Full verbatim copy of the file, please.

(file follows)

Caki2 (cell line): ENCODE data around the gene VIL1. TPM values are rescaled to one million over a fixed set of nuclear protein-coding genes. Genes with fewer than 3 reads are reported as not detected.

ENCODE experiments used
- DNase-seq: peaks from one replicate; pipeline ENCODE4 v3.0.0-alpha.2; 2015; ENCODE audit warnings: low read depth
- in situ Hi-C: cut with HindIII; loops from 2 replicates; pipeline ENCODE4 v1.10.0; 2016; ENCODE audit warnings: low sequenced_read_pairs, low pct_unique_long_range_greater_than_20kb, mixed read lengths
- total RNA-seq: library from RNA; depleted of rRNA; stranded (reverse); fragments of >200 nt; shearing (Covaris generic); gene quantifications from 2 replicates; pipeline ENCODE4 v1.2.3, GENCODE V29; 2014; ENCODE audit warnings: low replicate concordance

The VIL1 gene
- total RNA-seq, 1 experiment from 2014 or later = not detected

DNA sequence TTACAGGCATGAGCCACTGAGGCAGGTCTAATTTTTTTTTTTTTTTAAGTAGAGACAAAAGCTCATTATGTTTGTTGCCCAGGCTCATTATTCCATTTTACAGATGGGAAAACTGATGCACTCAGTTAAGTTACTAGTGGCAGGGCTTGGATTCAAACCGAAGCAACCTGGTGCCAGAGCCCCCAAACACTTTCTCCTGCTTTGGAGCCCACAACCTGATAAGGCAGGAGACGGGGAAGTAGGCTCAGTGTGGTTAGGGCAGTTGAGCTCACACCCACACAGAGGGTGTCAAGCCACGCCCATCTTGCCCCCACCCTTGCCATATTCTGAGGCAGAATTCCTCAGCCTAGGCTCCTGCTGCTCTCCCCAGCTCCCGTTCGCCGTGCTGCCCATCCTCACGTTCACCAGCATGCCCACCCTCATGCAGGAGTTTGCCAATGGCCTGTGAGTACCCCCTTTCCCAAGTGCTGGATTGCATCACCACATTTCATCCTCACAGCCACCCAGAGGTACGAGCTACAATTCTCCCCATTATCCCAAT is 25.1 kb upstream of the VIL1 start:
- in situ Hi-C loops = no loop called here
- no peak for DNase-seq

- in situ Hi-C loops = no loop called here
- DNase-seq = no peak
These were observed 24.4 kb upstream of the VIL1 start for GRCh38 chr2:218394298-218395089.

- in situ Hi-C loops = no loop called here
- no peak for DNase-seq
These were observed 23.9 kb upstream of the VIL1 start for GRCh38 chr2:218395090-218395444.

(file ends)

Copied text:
Caki2 (cell line): ENCODE data around the gene VIL1. TPM values are rescaled to one million over a fixed set of nuclear protein-coding genes. Genes with fewer than 3 reads are reported as not detected.

ENCODE experiments used
- DNase-seq: peaks from one replicate; pipeline ENCODE4 v3.0.0-alpha.2; 2015; ENCODE audit warnings: low read depth
- in situ Hi-C: cut with HindIII; loops from 2 replicates; pipeline ENCODE4 v1.10.0; 2016; ENCODE audit warnings: low sequenced_read_pairs, low pct_unique_long_range_greater_than_20kb, mixed read lengths
- total RNA-seq: library from RNA; depleted of rRNA; stranded (reverse); fragments of >200 nt; shearing (Covaris generic); gene quantifications from 2 replicates; pipeline ENCODE4 v1.2.3, GENCODE V29; 2014; ENCODE audit warnings: low replicate concordance

The VIL1 gene
- total RNA-seq, 1 experiment from 2014 or later = not detected

DNA sequence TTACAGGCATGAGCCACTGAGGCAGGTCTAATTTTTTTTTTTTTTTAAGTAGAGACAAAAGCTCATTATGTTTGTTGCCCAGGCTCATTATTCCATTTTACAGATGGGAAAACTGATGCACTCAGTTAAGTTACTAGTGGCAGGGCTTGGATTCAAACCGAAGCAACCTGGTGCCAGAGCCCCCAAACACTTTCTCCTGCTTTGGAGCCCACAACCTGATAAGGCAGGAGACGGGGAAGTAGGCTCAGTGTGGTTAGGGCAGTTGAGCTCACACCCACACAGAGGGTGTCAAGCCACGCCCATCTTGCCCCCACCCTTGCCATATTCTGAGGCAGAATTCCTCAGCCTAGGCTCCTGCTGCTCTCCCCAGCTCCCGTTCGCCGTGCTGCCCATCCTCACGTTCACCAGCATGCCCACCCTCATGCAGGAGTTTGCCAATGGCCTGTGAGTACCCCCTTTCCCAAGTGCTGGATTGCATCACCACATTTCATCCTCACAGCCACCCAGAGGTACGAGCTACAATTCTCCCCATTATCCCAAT is 25.1 kb upstream of the VIL1 start:
- in situ Hi-C loops = no loop called here
- no peak for DNase-seq

- in situ Hi-C loops = no loop called here
- DNase-seq = no peak
These were observed 24.4 kb upstream of the VIL1 start for GRCh38 chr2:218394298-218395089.

- in situ Hi-C loops = no loop called here
- no peak for DNase-seq
These were observed 23.9 kb upstream of the VIL1 start for GRCh38 chr2:218395090-218395444.